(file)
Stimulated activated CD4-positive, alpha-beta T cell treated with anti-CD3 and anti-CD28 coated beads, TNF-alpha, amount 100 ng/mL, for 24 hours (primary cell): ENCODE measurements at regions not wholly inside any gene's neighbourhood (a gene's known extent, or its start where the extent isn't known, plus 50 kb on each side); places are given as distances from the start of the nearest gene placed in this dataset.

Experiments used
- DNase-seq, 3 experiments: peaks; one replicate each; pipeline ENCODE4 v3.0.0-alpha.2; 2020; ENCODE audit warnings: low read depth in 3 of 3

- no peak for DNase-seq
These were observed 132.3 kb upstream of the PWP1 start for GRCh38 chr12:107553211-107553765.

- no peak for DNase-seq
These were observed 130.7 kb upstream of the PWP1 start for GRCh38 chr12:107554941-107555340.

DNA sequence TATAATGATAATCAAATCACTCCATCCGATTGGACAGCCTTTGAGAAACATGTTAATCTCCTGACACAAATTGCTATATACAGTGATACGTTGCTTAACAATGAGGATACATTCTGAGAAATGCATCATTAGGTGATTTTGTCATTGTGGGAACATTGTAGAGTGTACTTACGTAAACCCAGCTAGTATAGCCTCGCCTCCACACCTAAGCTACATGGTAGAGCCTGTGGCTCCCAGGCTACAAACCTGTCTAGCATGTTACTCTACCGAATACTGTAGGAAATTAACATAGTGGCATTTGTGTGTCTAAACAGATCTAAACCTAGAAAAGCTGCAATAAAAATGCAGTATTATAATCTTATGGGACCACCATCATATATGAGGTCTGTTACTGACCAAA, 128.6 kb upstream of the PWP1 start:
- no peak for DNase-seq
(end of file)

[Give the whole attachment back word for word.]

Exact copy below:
Stimulated activated CD4-positive, alpha-beta T cell treated with anti-CD3 and anti-CD28 coated beads, TNF-alpha, amount 100 ng/mL, for 24 hours (primary cell): ENCODE measurements at regions not wholly inside any gene's neighbourhood (a gene's known extent, or its start where the extent isn't known, plus 50 kb on each side); places are given as distances from the start of the nearest gene placed in this dataset.

Experiments used
- DNase-seq, 3 experiments: peaks; one replicate each; pipeline ENCODE4 v3.0.0-alpha.2; 2020; ENCODE audit warnings: low read depth in 3 of 3

- no peak for DNase-seq
These were observed 132.3 kb upstream of the PWP1 start for GRCh38 chr12:107553211-107553765.

- no peak for DNase-seq
These were observed 130.7 kb upstream of the PWP1 start for GRCh38 chr12:107554941-107555340.

DNA sequence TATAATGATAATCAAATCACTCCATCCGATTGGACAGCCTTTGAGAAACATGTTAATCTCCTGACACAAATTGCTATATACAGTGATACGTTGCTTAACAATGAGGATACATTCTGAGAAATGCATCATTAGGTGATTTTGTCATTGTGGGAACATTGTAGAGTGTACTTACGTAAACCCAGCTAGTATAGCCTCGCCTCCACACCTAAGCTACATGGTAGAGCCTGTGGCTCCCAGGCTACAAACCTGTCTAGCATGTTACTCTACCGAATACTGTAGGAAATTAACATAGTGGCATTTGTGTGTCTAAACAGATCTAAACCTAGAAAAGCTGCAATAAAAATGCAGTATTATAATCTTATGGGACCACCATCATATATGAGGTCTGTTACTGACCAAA, 128.6 kb upstream of the PWP1 start:
- no peak for DNase-seq